The University of Technology Sydney today revealed plans to dump its current Sun ONE-based email system for staff use and adopt Microsoft's Exchange.
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I recently asked readers to contact their local Sun resellers, ask about Sun Rays and Coolthreads products for their own use, and then tell me how the resellers reacted. I got some red hot email out of this - but of course this kind of thing self selects for negativity, and I got nothing that didn't reinforce perceptions I already held.
Here are today’s notable headlines. You can get News To Know via email alert and RSS daily:Mary-Jo Foley: Microsoft plays up ‘less is more’ as its holiday retail messageDeb Perelman: Signs your company might soon go belly-upChristopher Lochhead: Essential strategies for weathering the economic stormPaul Murphy: So what can Sun do?
Would you like to ask the folks at Sun a question on open source and Java, and get an official response? David Berlind and I will be participating in a briefing with Sun sometime in the next few days on that very subject. So if there's anything you'd like to know, even if it's some nitty-gritty obscure technical issue, post it in the comments here or email me. I'll take the best (and most polite ;-) ) ones with me and try my best to get you an answer for a follow-up post. Enjoy!
Friday afternoon I received and email from HP's PR firm in anticipation of a Sun launch event tomorrow in San Francisco, with CEO Jonathan Schwartz; Hector Ruiz, CEO AMD; John Fowler, Sun EVP of Systems; Andy Bechtolsheim, Sun Systems Designer and some customers. HP's ambush email is basically trashing Sun's forthcoming new product announcement, which we'll find out about tomorrow.
More good news....IBM announced last weekthe awarding of a state-widecontract for e-mail and collaboration in the State of Texas...Initially13 state agencies, representing 65,000 seats, signed a letter of intentto participate in this agreement and have been actively involved throughoutthe procurement process. ...We have created a new and repeatableapproach to the delivery of email solutions across state government andhave used DIR's purchasing volume to leverage the benefits to local governmentand education. This is a good deal for Texas," said Larry Olson, ChiefTechnology Officer for the State of Texas. The contractwill deploy Lotus Domino and other IBM Workplace family software on theback-end, and offer users a choice of Lotus Notes, Microsoft Outlook, orweb-based access to e-mail services.More coverage in the AustinAmerican-Statesman, which reports,"IBM beat out Electronic Data Systems Corp., Sun Microsystems Inc.and Microsoft Corp. " and in Public-CIO.com.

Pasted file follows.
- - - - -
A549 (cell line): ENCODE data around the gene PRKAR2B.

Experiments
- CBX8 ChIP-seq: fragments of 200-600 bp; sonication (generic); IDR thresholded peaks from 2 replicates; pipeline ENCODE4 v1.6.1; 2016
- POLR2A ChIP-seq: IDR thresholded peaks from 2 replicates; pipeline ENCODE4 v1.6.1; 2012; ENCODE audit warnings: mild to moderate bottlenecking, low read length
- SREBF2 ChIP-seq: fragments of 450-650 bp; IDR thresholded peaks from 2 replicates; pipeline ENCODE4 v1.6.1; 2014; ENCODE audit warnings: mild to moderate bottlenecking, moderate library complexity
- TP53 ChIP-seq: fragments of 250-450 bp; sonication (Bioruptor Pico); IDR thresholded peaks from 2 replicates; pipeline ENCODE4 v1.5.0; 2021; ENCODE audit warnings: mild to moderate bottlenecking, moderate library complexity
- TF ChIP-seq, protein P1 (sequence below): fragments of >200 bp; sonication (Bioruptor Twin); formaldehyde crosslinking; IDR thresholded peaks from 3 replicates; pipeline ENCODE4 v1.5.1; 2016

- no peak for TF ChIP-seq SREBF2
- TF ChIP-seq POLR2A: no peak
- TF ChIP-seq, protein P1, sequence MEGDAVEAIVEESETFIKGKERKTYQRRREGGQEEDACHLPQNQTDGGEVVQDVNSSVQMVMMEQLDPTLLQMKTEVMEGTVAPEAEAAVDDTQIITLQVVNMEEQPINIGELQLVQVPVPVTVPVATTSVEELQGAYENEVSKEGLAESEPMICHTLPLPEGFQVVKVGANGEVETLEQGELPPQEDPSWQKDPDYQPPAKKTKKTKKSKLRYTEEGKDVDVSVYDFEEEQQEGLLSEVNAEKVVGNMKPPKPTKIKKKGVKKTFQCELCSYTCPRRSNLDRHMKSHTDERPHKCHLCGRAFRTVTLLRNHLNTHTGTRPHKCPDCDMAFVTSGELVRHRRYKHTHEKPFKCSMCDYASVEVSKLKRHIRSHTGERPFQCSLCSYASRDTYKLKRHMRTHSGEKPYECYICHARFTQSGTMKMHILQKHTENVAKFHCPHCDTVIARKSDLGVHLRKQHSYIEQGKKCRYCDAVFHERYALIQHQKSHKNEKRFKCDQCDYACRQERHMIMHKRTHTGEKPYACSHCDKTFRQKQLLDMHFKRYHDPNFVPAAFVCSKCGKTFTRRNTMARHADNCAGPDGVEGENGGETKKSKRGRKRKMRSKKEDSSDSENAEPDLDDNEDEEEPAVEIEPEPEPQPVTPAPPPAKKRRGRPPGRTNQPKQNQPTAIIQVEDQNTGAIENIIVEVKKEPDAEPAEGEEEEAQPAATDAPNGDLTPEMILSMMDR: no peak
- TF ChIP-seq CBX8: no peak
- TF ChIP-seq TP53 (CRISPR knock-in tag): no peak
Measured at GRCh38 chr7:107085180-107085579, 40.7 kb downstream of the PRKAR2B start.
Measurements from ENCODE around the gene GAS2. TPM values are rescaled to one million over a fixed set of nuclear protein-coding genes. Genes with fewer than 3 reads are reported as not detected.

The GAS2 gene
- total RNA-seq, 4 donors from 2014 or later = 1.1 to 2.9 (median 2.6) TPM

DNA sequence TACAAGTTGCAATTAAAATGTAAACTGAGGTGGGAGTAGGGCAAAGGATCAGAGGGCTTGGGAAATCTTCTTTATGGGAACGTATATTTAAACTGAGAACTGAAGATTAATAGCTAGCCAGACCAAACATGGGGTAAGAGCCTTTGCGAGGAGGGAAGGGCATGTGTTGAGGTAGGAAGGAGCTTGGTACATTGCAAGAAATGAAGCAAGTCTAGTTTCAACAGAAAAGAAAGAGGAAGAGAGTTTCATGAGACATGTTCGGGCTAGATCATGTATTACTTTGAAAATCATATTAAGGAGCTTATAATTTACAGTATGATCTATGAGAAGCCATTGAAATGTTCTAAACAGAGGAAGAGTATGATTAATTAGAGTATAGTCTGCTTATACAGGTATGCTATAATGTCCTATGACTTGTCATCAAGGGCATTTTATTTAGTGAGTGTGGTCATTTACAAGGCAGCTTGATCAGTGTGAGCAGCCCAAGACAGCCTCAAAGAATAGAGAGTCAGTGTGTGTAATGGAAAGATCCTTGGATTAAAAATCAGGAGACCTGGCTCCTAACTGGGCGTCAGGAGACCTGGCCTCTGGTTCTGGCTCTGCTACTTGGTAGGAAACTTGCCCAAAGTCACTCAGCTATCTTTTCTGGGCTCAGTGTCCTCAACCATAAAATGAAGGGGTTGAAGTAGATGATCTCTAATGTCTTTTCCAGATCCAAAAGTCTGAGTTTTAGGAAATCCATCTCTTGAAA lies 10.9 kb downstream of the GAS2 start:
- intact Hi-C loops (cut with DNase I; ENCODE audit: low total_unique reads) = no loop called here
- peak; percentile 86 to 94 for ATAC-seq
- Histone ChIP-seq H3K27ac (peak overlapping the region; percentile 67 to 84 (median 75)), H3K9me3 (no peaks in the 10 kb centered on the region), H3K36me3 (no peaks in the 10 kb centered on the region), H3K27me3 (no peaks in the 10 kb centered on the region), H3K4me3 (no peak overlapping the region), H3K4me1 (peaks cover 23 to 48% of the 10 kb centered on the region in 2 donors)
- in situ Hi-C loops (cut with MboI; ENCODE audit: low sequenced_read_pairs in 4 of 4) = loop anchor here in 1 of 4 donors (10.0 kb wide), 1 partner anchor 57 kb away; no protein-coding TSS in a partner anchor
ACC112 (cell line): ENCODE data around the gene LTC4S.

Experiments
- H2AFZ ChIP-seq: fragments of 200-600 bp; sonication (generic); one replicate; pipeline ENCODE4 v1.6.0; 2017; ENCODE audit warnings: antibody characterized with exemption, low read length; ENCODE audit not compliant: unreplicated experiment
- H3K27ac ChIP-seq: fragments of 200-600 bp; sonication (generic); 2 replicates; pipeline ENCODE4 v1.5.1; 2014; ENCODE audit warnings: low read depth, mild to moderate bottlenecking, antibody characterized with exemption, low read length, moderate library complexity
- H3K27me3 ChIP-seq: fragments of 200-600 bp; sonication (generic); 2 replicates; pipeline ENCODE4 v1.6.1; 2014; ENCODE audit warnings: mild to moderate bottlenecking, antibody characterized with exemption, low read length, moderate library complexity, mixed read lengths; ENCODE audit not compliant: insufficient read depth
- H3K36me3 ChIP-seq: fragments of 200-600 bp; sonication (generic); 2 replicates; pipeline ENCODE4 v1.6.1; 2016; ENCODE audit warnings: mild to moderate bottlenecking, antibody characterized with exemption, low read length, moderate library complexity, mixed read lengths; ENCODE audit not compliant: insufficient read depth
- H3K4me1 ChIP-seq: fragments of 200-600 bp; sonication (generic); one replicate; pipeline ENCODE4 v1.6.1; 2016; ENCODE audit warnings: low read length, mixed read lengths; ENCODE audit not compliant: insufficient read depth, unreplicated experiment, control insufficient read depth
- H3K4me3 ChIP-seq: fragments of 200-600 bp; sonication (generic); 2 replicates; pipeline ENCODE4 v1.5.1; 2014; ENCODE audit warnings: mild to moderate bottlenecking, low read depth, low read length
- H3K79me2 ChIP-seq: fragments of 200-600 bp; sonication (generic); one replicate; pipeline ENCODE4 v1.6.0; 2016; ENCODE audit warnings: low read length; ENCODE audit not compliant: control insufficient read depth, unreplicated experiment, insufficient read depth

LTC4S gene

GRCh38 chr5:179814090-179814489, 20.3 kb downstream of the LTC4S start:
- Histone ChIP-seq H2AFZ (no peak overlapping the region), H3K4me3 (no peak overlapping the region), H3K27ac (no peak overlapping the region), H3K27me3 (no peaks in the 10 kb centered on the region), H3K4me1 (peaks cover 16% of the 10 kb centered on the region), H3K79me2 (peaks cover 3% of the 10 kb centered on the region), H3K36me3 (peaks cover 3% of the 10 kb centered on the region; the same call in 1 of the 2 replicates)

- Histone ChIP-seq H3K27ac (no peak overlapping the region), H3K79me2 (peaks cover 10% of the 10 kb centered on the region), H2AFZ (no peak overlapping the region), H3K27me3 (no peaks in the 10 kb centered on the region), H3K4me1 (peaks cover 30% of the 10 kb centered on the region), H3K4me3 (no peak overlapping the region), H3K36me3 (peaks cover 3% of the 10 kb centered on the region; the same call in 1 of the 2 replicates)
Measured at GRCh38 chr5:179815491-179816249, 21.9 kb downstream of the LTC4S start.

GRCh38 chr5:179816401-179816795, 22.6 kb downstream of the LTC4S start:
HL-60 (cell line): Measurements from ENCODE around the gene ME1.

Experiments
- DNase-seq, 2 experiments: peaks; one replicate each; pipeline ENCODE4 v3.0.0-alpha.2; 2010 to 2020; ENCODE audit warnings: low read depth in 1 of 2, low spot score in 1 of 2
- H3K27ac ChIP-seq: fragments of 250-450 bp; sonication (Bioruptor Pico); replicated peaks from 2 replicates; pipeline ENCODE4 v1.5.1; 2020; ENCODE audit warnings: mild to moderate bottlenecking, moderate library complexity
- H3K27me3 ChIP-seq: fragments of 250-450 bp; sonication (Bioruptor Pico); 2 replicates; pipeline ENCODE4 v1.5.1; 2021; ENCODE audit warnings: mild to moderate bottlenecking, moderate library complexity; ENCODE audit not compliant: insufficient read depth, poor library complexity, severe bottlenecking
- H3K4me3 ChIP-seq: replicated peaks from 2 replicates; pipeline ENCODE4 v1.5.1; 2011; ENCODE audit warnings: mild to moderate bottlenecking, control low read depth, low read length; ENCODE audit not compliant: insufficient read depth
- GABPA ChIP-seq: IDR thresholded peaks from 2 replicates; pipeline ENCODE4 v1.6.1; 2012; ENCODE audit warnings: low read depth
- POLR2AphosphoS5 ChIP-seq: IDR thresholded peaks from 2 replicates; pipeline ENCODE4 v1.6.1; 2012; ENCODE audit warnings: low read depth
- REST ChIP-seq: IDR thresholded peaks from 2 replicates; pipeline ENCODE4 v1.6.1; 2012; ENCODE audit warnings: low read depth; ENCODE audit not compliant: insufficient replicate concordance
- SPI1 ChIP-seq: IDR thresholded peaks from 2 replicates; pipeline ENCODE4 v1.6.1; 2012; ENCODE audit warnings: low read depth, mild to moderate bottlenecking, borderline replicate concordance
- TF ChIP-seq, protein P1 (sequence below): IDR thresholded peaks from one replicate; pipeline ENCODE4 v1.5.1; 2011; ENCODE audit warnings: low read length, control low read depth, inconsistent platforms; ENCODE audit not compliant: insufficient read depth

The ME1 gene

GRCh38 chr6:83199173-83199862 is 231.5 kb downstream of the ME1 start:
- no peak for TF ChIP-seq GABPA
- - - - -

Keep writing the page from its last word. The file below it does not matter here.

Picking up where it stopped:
The Sun Microsystems School of Disruptive Licensing matriculated another graduate today, as Yankee Group analyst (and Gillmor Gang regular) Dana Gardner reports:Sun Microsystems keeps moving forward the notion with solution packages at subscription pricing, and now Mirapoint, is providing a bundle of messaging appliance, security, migrations services, storage, and Outlook email connectors for $100 per user for large enterprises for the first year.
Legal requirements and data expansion make an opportunity not to be missed for email archiving vendors
Royal Sun Alliance latest to crackdown on email
Sun Microsystems is again preparing an ambitious attempt to overturn the status quo of the personal-computer industry, this time by unleashing a Web-based assault on the word-processing and spreadsheet applications now dominated by Microsoft.Tuesday, Sun formally announced its acquisition of Star Division, which makes a suite of office software known as StarOffice that includes a word processor, a spreadsheet program, presentation software and email and calendar programs.
The best of ZDNet, delivered
- 1 Perfectly legal ways you can still get Windows 7 cheap (or even free)
- 2 How much does an iPhone 6 really cost? (Hint: It's way more than $199)
- 3 31 ways to improve your iPhone's battery life
- 4 Seven privacy settings you should change immediately in iOS 8
- 5 Review: Tile Bluetooth tag (verdict: Great)